We, however, communicate more than you. You, obviously, communicate less. And you’re deceptive. You like to think you’re simple. “I am man. I grunt, therefore I am.” But you’re complicated. You get moody, you get silent, and you internalize. It’s what men do. We understand this.

What we can’t process, though, is the price it sometimes comes at. Men close themselves off, and then by so doing, they also forget to communicate with us about the little things that help to keep relationships moving nice and happy-like.

“You look nice today.”
“Have I told you lately how much you rock?”

We wish we didn’t need to be told that everything’s well and good and we’re still cared about and we still do all the things to you that we did way back when, but we do need to hear these things. And frankly, you need to hear them from us, too. Everyone does.

Compliments and expressions of affection are like yogurt. They have a shelf-life, and while they keep a little longer than you might think, but when they go, man, they go. And then the weird comes down. Insecurities rise, distance ensues, and things get complicated. Relationship mold. Ew.

It’s lame, but it happens. It doesn’t take much to get out of your head sometimes and just remember to say good things about your partner. Keep them secure about how they’re valued, even when you’ve got things going on otherwise. We all get a little too internal, and it’s just not fair to our lovers if we’re all self-involved and failing to acknowledge their worth to us from time to time.

It’s really easy to forget to be communicative about these things when your sex life is going, but at least then you have a physical expression of that affection, and sometimes things can be left unsaid. If you’re not getting physical often, then it’s really important to at least have the communication working, right? Pretty obvious there. 2 + 2 = 4, yeah?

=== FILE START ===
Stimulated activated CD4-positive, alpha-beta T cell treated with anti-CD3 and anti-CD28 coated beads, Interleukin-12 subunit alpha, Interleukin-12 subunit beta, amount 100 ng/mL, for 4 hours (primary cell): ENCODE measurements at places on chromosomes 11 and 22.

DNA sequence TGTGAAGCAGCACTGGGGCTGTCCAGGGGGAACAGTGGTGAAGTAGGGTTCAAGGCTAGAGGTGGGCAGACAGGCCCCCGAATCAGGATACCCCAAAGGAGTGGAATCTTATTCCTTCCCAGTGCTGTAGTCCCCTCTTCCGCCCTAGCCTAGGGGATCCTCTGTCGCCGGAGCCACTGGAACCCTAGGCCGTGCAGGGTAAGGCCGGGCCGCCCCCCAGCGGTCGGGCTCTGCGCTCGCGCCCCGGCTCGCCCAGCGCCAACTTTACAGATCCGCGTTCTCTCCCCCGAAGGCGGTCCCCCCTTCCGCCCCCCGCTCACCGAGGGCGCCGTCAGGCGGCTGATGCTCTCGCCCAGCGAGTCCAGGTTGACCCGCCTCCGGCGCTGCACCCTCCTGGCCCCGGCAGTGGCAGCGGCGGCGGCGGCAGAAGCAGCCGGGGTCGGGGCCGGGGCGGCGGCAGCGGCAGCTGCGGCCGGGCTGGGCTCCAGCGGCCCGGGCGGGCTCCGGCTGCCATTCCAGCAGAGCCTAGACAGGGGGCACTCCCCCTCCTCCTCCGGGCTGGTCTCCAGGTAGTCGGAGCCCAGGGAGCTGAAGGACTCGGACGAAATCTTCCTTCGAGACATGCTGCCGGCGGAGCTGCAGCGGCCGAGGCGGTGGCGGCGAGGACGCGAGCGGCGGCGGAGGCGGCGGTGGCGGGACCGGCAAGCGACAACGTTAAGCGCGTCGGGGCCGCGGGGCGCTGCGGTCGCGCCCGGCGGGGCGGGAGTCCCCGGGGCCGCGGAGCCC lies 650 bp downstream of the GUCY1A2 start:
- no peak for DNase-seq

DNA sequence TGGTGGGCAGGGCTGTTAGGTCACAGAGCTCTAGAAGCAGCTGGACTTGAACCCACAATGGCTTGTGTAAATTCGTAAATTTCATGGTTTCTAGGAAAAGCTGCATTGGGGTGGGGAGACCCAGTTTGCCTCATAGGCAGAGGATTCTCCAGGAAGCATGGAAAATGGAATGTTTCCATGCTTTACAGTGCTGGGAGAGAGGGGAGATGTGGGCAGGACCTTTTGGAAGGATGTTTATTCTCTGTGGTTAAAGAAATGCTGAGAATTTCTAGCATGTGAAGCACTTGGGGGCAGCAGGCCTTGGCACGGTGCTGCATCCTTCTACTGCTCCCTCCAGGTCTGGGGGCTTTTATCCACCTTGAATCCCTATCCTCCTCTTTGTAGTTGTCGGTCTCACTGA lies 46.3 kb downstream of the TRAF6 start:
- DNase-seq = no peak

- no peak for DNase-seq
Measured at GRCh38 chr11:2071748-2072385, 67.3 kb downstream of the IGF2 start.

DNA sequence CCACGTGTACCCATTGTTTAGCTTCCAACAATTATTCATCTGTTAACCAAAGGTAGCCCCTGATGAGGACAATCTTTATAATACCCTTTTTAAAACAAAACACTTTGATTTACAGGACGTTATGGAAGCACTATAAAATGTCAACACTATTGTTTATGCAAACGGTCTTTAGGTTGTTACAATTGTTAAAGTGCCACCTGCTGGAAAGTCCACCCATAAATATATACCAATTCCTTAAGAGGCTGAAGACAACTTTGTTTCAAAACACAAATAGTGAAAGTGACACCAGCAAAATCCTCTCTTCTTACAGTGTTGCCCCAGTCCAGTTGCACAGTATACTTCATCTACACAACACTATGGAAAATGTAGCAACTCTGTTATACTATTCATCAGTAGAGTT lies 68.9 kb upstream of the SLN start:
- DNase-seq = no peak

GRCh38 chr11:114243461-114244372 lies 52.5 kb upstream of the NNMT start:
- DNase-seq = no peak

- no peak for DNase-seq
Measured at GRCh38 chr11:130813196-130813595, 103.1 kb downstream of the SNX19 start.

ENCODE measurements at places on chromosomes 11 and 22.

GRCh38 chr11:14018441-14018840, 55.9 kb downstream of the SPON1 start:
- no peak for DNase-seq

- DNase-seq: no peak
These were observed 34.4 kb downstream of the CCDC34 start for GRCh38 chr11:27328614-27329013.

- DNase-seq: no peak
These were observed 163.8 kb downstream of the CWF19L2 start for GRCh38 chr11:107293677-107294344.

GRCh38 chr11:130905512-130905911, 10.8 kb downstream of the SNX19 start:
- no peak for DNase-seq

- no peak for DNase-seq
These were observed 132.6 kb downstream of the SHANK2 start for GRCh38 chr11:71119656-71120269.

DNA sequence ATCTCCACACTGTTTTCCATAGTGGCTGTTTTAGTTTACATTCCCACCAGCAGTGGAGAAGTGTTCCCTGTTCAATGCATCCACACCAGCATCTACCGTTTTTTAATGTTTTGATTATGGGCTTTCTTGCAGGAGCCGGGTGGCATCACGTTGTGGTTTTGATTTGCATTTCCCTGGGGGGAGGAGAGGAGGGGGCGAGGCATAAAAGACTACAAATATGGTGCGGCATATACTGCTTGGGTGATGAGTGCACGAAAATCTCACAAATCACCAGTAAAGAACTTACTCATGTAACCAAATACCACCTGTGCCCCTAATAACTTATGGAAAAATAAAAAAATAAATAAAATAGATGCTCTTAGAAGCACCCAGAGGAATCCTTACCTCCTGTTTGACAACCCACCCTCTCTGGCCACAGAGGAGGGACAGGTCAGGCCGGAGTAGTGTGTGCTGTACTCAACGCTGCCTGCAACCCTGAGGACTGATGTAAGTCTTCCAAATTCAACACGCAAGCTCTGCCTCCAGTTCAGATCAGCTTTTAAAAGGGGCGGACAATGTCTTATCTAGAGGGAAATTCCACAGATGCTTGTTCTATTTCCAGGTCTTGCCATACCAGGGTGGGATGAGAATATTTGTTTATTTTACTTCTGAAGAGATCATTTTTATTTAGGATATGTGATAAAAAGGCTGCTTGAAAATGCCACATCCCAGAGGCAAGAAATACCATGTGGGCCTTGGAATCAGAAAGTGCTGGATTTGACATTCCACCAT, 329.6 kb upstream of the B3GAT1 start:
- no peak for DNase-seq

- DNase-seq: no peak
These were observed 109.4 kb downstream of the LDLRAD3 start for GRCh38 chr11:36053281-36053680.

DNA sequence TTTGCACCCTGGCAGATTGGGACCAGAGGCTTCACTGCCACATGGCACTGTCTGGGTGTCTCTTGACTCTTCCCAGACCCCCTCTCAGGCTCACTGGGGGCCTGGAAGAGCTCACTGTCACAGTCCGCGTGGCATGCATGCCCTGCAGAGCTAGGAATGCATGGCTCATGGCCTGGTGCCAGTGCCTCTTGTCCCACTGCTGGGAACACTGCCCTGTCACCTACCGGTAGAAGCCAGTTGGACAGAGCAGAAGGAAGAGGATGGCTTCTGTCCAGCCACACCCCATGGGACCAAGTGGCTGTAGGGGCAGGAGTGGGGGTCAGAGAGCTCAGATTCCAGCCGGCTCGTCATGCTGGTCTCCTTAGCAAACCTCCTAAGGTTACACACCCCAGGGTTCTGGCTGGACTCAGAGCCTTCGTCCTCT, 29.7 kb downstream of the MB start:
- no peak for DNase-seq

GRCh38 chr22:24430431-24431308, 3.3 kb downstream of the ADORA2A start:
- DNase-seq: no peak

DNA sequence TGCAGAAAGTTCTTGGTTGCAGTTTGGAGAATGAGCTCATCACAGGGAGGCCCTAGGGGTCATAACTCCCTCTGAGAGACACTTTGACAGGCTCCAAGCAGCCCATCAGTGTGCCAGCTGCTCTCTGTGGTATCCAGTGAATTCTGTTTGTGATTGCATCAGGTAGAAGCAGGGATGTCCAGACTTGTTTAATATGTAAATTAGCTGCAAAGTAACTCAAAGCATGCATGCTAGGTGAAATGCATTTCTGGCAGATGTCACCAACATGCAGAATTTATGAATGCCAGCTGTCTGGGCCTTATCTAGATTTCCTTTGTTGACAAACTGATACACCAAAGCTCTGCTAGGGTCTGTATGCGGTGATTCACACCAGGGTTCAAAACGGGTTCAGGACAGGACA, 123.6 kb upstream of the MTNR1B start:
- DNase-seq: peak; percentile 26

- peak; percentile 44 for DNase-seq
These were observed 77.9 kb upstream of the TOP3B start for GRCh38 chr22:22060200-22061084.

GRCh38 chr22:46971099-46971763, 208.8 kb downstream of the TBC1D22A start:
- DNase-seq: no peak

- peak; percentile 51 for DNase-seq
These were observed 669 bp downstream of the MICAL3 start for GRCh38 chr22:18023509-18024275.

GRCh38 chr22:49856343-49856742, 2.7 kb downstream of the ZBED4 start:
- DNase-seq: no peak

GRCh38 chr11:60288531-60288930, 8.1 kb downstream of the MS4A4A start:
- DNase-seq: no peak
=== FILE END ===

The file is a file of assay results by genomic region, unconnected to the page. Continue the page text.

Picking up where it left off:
It’d be wonderful if we only had to be told once in our lives that we’re loved, but it doesn’t work that way. The more it happens, the more real it becomes to us. Fleeting suggestions of affection really don’t leave deep imprints on us, and frankly, they often don’t even make a dent. Even worse is, if we’re told how great we are over a period of time, and then time lapses where it ceases to happen much at all anymore, then there’s even greater reason to become insecure.

Put your money where your mouth is, people, and tell ‘em that you dig ‘em. Tell ‘em often, tell ‘em good. If you don’t, you never know, you might just lose what you have, and that’d be a crying shame. Especially if the feelings existed, but your communication simply lacked. The price we pay for these oversights is far too high.

(And, hey, watch out for the Estrogenies, eh?)